I have very little sympathy with [the defendants' beliefs]... But when these men are gagged and their pens broken by the strong hands of a tyrannical government, then their cause becomes my cause, and I protest for them as I would protest for myself.
By this point, public sentiment had undergone a profound shift. Radicals and members of the general public alike demanded a new trial. People were outraged that the eight men, only two of whom had actually been present at the riot, were going to be executed because of their ideology.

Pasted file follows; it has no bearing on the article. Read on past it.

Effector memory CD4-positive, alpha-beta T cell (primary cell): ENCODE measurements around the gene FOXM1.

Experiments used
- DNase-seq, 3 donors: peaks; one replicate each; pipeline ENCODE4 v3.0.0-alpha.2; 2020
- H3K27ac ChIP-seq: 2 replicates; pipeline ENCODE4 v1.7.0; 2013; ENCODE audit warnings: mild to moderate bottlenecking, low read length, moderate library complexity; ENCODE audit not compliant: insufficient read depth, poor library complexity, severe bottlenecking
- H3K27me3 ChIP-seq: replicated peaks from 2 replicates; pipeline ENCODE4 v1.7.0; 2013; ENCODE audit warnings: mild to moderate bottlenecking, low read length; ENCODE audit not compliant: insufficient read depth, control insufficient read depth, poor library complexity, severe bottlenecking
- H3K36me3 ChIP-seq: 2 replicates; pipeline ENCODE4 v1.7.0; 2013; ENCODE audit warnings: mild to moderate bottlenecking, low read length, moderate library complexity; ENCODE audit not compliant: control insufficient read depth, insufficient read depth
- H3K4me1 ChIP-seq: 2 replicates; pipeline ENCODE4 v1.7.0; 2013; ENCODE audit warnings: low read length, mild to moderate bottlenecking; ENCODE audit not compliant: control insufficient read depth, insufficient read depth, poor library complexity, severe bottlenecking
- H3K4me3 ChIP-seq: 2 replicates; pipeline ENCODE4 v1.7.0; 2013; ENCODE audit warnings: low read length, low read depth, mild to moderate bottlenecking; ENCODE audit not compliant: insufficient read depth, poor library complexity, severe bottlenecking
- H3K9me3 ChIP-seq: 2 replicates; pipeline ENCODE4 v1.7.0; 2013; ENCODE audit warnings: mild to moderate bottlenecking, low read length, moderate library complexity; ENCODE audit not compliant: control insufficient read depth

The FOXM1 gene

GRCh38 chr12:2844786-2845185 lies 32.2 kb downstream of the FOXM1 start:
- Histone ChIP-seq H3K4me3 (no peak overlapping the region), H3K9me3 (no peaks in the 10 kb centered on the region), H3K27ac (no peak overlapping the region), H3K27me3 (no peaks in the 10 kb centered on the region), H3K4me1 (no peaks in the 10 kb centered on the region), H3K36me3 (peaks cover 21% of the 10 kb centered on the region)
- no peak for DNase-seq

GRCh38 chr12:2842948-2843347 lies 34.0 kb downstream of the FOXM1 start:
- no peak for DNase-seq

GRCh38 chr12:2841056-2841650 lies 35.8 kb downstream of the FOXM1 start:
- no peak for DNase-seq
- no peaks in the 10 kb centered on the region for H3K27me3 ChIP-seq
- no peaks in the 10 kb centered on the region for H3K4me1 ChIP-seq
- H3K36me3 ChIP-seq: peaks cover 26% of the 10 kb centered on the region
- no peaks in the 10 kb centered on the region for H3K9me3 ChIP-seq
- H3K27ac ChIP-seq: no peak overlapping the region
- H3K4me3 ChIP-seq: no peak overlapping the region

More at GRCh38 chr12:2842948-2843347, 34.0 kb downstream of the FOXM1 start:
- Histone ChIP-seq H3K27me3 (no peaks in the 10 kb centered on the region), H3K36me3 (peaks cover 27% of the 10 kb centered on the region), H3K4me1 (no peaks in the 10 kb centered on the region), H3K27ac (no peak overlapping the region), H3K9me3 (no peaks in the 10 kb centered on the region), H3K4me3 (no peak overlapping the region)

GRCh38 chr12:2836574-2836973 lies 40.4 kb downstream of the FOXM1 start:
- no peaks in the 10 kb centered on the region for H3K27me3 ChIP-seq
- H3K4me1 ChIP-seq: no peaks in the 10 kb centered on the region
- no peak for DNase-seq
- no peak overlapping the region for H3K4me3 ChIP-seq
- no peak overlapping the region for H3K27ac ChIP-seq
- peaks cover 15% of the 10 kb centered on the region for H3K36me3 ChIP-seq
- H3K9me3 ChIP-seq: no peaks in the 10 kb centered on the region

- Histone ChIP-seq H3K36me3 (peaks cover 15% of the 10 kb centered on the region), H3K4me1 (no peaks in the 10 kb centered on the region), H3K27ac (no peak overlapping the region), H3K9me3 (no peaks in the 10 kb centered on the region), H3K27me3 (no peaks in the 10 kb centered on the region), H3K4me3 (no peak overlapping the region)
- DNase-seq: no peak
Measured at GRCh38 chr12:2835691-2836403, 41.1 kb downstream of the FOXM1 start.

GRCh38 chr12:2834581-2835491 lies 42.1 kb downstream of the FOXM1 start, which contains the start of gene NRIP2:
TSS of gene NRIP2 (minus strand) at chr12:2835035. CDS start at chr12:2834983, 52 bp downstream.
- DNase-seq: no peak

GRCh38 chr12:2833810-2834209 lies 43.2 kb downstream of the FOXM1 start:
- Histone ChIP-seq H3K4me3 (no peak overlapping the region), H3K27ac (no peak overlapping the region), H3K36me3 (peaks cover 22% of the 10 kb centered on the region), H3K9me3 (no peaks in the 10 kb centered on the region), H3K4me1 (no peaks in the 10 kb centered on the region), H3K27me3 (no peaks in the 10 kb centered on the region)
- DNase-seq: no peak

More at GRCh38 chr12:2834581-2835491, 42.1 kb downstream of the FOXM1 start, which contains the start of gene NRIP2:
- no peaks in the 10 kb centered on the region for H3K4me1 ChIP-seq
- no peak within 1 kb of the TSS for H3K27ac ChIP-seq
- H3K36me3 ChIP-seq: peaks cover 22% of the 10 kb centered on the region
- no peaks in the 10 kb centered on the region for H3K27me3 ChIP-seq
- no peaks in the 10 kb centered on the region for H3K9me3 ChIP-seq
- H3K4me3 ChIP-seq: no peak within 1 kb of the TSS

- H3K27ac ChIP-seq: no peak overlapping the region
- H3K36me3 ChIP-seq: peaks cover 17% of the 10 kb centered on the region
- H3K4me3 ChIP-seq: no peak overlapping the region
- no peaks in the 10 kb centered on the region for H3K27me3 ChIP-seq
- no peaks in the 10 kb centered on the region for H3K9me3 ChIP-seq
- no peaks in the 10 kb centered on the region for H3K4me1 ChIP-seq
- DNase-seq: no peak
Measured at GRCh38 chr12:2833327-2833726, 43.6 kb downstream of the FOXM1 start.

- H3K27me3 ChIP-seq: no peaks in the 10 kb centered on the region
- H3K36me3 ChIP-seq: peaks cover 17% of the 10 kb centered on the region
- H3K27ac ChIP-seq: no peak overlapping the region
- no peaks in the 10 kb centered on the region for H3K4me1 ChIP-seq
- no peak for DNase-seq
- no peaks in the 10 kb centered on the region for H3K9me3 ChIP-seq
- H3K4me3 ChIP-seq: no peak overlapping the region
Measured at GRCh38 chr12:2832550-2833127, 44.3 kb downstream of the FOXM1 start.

Flooded with demands for clemency, Illinois Governor Richard Oglesby commuted the sentences of Fielden and Schwab to life in prison. The death sentences of Spies, Parsons, Fischer, and Engel, who had all adamantly refused to ask for mercy, would be carried out on November 11, 1887.